Four hundred years ago "guy" referred to an arch-villain; today the word has come into common usage: "hey, guy," "that guy" and "you guys."
Allan Metcalf, retired professor of English at MacMurray College, traces the story of Guy Fawkes and the evolution of the word "guy" through the centuries to its use as a second-person pronoun. Metcalf outlines the changes in a slim book titled, The Life of Guy: Guy Fawkes the Gunpowder Plot and the Unlikely History of an Indispensable Word. Metcalf served as executive secretary of the American Dialect Society and is a forensic linguist. He is experienced writing about words. Previous books include America in so Many Words, Predicting New Words and OK, the Improbable Story of America's Greatest Word.
Guy Fawkes was one of 13 conspirators who were angered that King James I had not restored the Catholic faith when he was crowned in 1603. On Nov. 5, 1605, the king was scheduled to open Parliament in the House of Lords. The conspirators planned to blow up 36 barrels of gunpowder they had hidden under the House of Lords chamber.
Metcalf condenses the history of centuries of religious conflicts into a succinct understanding of the overarching issues that drove emotions and actions in the pursuit of religion. Henry VIII broke from the Catholic Church in which the Pope was superior. He established, as the alternative, the Church of England with the king as superior. Over centuries, Catholic and Protestant factions plotted against each other and fought in bloody contests of will. With changes in rulers often came changes in the religion of favor, leaving those in opposition fearful.
Fawkes, who went by John Johnson, had fought for the English Regiment of the Catholic Spanish Brigade in 1603 and learned the technique of blowing up fortifications with gunpowder. Recruited into the plot, he was "hired" as a caretaker for a home next to the grounds near the House of Lords. For more than a year the men dug holes and hid barrels surreptitiously. Ultimately the plot was foiled the night before the planned explosion that had been scheduled for Nov. 5, 1605. Fawkes was the one arrested.
Guy Fawkes Day (also called Gunpower Treason Day) became a national celebration on each Nov. 5 with effigies of Guy Fawkes, immense bonfires, food and fireworks. Children collected "pennies for the Guy" to pay for effigies. Even William Bradford, governor of the Plymouth Colony, recorded a Guy Fawkes Day in 1623. The holiday eventually phased out in the United States by the mid-19th century.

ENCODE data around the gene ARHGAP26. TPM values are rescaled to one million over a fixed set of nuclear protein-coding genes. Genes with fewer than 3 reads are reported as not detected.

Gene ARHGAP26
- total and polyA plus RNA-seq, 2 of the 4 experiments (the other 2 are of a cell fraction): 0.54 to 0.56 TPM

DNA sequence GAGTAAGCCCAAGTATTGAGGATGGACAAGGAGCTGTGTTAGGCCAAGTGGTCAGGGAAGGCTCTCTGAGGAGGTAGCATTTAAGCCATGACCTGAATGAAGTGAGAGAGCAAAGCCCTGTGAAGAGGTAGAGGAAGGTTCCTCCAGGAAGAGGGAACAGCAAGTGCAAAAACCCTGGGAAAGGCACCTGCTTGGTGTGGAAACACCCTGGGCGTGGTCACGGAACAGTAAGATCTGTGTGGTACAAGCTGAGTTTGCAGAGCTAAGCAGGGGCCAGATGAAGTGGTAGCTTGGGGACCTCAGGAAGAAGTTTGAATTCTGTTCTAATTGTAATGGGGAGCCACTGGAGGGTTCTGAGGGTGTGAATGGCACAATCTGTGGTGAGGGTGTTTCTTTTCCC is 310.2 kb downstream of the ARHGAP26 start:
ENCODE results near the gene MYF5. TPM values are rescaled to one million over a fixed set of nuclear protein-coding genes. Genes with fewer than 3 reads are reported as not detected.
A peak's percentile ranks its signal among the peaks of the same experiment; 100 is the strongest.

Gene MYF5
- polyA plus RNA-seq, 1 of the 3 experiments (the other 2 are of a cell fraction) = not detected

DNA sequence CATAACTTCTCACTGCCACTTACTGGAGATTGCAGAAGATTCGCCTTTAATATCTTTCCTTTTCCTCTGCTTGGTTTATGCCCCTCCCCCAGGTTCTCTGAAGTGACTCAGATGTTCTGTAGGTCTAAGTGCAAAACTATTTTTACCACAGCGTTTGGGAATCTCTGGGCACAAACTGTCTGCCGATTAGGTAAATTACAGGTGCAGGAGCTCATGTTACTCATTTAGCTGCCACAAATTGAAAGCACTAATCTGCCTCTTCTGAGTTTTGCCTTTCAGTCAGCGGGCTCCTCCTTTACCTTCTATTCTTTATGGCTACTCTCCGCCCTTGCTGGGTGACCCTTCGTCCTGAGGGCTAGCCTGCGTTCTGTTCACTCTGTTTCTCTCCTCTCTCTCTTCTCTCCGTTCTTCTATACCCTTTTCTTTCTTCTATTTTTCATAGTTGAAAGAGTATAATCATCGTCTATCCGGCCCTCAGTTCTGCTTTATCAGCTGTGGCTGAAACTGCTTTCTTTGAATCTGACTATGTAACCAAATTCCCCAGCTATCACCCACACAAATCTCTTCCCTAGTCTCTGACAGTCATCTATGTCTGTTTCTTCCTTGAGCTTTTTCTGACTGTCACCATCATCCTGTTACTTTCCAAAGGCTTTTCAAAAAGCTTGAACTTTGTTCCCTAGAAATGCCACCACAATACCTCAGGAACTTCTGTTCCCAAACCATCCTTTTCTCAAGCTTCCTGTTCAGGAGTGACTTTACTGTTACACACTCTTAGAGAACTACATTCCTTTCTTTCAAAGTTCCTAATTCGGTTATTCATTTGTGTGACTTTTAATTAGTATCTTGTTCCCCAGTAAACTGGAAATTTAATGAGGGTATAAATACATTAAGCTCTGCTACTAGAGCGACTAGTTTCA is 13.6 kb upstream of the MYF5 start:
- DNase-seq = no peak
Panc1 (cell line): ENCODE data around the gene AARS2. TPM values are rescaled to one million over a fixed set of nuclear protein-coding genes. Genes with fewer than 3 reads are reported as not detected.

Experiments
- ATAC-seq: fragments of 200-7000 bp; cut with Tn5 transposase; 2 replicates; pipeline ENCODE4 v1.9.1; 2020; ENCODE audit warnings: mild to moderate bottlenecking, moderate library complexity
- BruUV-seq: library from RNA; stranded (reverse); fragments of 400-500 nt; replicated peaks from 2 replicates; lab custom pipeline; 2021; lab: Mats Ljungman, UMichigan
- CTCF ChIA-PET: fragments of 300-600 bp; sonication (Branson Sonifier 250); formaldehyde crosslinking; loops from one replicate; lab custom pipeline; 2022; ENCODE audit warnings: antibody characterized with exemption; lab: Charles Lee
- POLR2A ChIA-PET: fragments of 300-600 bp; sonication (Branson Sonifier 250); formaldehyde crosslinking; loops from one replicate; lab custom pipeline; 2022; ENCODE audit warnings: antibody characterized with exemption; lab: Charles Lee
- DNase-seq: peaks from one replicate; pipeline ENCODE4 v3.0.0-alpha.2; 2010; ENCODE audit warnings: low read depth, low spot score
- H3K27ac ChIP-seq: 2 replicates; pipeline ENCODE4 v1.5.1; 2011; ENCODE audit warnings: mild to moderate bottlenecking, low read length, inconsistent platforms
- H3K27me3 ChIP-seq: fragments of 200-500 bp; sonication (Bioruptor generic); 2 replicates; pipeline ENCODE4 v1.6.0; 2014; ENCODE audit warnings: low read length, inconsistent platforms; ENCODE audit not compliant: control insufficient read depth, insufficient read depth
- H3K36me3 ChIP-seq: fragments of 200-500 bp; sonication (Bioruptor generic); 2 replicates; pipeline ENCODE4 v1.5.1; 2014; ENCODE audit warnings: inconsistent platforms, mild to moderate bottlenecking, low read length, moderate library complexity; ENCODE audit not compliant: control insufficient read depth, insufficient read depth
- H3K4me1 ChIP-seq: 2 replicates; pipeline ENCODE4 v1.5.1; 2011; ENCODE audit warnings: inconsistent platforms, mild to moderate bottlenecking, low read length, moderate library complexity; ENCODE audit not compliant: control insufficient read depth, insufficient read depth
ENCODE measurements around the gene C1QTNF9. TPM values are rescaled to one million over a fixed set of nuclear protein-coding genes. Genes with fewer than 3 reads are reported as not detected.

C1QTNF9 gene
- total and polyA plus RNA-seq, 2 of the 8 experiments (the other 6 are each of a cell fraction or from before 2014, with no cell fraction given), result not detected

So, how did "guy" change into the use it has today? Metcalf explains the evolution of language. At one time "thou" and "thee" were used to address servants or the lower class. "You" was used to address a superior. By the 16th century "thou" started to go out of use. "You" took over and "thou" was meant as an insult, although "thee" and "thou" continued to be used by the Quakers and in some songs, such as "America" ("My country 'tis of thee"). "You," then as now, was used for both singular and plural references.
Eventually, "guy" took over, first often referring to the villain Fawkes, but also generically meaning a man. "Guy" showed up in literature. Examples included Louisa May Alcott, "she made a regular guy of herself" (describing a girl who dressed as a man) and Bret Harte, "you do so look like guys" (a girl describing men in ragged clothes).
"Guy" became both singular and plural and today, "you guys" is common and gender-neutral since it can address both men and women.
"A hated name has turned into a benign word most of us use," Metcalf says.
Cinda Ackerman Klickna has known Allan Metcalf for many years and has reviewed many of his books. She often shared information from his books in her English classes to help students understand our language.